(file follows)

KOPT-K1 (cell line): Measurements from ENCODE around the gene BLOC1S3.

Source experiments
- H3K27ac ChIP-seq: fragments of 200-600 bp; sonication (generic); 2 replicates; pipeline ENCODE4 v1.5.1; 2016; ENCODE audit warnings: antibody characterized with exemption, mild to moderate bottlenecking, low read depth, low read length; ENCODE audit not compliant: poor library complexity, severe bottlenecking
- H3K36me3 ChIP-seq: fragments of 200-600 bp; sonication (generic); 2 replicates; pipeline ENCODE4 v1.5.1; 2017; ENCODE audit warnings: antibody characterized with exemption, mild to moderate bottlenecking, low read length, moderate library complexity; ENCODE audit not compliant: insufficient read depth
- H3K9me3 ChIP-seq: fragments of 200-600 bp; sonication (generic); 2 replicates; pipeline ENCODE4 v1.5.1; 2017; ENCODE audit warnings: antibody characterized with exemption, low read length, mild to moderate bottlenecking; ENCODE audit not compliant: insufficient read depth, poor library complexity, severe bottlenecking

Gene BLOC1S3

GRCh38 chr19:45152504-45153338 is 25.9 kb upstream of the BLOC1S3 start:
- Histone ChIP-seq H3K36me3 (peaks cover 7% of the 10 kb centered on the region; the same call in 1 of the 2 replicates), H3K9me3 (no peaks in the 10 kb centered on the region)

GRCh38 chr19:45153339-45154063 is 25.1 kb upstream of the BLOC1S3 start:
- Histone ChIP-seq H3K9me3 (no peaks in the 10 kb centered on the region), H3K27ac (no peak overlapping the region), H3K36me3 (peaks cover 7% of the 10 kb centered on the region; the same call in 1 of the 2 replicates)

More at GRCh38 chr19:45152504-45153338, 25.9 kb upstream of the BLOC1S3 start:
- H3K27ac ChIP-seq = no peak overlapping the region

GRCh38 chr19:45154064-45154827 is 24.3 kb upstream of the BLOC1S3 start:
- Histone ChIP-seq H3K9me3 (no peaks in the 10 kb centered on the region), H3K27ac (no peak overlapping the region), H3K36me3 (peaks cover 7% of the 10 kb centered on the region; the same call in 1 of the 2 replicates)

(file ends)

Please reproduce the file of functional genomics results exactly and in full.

KOPT-K1 (cell line): Measurements from ENCODE around the gene BLOC1S3.

Source experiments
- H3K27ac ChIP-seq: fragments of 200-600 bp; sonication (generic); 2 replicates; pipeline ENCODE4 v1.5.1; 2016; ENCODE audit warnings: antibody characterized with exemption, mild to moderate bottlenecking, low read depth, low read length; ENCODE audit not compliant: poor library complexity, severe bottlenecking
- H3K36me3 ChIP-seq: fragments of 200-600 bp; sonication (generic); 2 replicates; pipeline ENCODE4 v1.5.1; 2017; ENCODE audit warnings: antibody characterized with exemption, mild to moderate bottlenecking, low read length, moderate library complexity; ENCODE audit not compliant: insufficient read depth
- H3K9me3 ChIP-seq: fragments of 200-600 bp; sonication (generic); 2 replicates; pipeline ENCODE4 v1.5.1; 2017; ENCODE audit warnings: antibody characterized with exemption, low read length, mild to moderate bottlenecking; ENCODE audit not compliant: insufficient read depth, poor library complexity, severe bottlenecking

Gene BLOC1S3

GRCh38 chr19:45152504-45153338 is 25.9 kb upstream of the BLOC1S3 start:
- Histone ChIP-seq H3K36me3 (peaks cover 7% of the 10 kb centered on the region; the same call in 1 of the 2 replicates), H3K9me3 (no peaks in the 10 kb centered on the region)

GRCh38 chr19:45153339-45154063 is 25.1 kb upstream of the BLOC1S3 start:
- Histone ChIP-seq H3K9me3 (no peaks in the 10 kb centered on the region), H3K27ac (no peak overlapping the region), H3K36me3 (peaks cover 7% of the 10 kb centered on the region; the same call in 1 of the 2 replicates)

More at GRCh38 chr19:45152504-45153338, 25.9 kb upstream of the BLOC1S3 start:
- H3K27ac ChIP-seq = no peak overlapping the region

GRCh38 chr19:45154064-45154827 is 24.3 kb upstream of the BLOC1S3 start:
- Histone ChIP-seq H3K9me3 (no peaks in the 10 kb centered on the region), H3K27ac (no peak overlapping the region), H3K36me3 (peaks cover 7% of the 10 kb centered on the region; the same call in 1 of the 2 replicates)